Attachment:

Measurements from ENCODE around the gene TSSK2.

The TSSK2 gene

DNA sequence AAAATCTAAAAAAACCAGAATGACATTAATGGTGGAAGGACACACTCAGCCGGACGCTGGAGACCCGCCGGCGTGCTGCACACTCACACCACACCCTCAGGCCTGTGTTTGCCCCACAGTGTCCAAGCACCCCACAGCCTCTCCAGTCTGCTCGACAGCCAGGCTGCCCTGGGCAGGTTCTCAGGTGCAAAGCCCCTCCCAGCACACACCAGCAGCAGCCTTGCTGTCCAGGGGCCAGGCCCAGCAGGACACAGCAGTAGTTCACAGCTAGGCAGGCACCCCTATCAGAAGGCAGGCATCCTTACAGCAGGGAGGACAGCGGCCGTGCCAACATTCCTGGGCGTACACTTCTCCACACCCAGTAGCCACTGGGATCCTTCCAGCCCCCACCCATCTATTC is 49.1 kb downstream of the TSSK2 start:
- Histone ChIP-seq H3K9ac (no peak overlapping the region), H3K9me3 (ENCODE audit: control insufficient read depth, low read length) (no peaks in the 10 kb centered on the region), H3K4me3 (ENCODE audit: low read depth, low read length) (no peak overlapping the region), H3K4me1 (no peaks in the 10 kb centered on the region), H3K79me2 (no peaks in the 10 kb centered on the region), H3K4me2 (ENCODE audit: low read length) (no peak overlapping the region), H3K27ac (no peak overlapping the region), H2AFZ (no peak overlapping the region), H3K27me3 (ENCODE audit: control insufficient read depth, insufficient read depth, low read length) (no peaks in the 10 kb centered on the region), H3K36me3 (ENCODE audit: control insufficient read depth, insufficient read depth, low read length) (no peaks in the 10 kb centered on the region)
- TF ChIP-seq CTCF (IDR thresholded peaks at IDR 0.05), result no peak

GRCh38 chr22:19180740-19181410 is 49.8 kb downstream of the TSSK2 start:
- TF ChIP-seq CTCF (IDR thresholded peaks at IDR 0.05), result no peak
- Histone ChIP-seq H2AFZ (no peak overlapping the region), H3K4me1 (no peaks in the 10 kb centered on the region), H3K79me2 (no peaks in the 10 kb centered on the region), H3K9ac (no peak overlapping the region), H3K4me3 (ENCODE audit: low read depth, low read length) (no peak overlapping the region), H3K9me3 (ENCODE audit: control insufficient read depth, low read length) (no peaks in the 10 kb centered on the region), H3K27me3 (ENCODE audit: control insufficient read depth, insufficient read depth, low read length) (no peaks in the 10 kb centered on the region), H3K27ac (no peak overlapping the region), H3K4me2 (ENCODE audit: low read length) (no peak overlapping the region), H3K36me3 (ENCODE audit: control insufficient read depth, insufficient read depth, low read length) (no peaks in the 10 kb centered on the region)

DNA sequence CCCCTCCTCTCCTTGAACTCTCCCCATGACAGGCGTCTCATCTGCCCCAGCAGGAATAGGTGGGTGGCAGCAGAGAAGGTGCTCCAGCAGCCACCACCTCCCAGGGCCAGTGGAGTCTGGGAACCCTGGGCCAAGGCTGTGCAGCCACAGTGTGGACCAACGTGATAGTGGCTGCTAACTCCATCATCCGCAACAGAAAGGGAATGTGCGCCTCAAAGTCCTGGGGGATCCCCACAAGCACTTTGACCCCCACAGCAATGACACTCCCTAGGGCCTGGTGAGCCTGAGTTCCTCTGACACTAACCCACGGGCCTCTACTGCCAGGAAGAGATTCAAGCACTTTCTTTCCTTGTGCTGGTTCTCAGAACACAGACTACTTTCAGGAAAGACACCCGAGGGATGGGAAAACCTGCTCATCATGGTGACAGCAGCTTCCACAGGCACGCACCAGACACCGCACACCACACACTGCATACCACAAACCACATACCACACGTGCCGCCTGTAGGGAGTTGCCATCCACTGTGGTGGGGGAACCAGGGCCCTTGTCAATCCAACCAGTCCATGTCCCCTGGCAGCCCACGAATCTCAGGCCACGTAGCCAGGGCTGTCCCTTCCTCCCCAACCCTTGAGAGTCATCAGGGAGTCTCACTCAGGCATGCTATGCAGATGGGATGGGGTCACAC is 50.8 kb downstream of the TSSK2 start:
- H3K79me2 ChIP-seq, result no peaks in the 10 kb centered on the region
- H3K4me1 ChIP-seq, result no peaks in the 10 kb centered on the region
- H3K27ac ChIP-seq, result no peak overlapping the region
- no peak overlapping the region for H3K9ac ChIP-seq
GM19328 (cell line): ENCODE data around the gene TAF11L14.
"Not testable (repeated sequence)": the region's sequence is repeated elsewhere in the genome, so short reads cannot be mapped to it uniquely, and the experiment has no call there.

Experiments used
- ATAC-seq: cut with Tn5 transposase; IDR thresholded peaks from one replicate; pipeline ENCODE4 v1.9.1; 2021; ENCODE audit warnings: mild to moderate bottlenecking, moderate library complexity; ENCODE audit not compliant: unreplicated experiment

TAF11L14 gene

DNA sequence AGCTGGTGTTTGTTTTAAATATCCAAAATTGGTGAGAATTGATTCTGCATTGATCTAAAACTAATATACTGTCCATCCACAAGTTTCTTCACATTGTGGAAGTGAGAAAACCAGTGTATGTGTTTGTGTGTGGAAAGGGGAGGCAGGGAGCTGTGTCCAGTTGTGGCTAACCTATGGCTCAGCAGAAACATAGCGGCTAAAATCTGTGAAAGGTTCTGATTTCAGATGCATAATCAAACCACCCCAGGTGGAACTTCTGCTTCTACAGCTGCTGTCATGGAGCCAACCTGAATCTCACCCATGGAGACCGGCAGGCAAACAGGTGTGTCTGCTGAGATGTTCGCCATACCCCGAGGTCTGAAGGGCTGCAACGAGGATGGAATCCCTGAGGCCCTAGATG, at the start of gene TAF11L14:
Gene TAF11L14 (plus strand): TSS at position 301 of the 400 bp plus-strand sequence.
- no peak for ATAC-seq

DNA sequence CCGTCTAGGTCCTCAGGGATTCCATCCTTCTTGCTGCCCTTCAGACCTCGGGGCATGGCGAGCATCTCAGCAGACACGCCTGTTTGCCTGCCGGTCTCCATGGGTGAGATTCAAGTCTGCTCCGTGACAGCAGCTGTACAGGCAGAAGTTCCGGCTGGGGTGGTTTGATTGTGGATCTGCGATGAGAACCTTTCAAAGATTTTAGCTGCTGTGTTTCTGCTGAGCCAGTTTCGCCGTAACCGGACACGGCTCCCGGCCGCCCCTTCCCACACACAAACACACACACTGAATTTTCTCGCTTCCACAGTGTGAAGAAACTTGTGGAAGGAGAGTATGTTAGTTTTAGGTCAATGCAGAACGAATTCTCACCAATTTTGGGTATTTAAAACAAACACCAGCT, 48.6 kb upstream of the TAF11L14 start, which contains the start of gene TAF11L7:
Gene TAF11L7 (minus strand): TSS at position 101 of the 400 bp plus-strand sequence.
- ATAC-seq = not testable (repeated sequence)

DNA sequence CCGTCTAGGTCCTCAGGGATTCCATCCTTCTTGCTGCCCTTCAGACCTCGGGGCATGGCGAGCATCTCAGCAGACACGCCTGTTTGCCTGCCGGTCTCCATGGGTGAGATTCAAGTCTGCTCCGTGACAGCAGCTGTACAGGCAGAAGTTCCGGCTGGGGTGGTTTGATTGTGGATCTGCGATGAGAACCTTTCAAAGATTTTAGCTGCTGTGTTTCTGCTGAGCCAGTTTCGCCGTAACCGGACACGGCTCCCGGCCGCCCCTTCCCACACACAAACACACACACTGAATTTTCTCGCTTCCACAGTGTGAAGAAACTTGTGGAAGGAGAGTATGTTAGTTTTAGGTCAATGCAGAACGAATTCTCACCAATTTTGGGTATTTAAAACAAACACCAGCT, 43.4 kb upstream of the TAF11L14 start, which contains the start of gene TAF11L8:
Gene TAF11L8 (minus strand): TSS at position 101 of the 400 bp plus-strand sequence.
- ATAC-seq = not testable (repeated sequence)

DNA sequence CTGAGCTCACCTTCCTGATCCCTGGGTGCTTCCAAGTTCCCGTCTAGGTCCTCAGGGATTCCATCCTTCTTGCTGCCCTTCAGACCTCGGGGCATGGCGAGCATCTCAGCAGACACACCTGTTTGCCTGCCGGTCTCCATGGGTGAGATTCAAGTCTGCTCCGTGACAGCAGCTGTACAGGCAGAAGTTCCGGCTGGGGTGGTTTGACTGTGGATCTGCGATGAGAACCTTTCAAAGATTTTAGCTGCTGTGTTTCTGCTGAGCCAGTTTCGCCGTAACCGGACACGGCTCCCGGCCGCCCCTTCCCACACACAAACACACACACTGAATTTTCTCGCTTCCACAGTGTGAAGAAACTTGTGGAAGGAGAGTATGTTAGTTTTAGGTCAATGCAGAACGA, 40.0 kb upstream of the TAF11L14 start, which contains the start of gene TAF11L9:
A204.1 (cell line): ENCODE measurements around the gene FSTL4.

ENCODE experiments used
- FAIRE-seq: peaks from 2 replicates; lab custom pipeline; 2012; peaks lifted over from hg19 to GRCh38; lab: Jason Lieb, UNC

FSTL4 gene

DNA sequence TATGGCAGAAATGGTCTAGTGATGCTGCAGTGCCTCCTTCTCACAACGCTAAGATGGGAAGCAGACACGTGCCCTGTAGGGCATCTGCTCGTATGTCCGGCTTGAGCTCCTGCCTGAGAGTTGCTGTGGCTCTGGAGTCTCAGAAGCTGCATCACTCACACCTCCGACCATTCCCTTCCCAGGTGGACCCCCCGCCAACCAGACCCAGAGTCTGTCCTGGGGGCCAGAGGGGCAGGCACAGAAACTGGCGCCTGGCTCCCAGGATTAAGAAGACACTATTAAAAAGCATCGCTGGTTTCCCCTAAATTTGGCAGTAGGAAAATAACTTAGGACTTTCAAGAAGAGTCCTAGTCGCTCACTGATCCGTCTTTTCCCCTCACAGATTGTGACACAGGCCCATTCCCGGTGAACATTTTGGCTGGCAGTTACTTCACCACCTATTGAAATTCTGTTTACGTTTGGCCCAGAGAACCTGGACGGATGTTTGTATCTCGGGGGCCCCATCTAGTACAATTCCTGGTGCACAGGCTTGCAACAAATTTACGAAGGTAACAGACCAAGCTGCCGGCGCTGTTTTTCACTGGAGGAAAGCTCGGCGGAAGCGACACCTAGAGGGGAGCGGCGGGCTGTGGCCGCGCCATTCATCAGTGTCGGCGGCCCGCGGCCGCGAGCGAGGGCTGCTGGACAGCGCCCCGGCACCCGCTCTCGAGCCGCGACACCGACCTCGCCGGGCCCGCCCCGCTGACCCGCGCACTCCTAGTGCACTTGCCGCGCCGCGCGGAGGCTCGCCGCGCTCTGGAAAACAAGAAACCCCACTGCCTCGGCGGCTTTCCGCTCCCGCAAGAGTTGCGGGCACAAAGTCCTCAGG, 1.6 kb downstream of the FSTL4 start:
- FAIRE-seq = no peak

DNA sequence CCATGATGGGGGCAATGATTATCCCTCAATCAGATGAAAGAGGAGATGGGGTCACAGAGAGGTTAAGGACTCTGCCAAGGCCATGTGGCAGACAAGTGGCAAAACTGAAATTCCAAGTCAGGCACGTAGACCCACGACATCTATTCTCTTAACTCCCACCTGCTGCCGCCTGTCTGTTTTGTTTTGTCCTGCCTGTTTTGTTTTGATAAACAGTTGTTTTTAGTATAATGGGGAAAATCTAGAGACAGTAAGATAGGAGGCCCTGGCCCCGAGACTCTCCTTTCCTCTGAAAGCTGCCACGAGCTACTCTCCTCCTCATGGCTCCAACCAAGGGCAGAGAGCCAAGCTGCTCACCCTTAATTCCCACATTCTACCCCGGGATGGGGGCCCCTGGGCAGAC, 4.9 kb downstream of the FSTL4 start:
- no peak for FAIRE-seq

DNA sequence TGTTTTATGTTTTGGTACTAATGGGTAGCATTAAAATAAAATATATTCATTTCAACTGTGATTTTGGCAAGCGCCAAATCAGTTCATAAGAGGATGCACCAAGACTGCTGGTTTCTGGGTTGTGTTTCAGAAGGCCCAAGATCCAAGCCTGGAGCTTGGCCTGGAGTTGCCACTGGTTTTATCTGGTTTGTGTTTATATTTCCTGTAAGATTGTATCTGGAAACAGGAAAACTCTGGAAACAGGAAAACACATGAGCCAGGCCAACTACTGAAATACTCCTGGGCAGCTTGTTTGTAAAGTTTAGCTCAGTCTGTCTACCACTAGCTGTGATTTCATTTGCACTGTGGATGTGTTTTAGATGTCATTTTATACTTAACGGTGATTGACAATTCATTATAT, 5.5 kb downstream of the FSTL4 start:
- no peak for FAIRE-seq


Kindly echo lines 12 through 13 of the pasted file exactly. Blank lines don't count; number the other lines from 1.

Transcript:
- H3K27ac ChIP-seq, result no peak overlapping the region
- no peak overlapping the region for H3K9ac ChIP-seq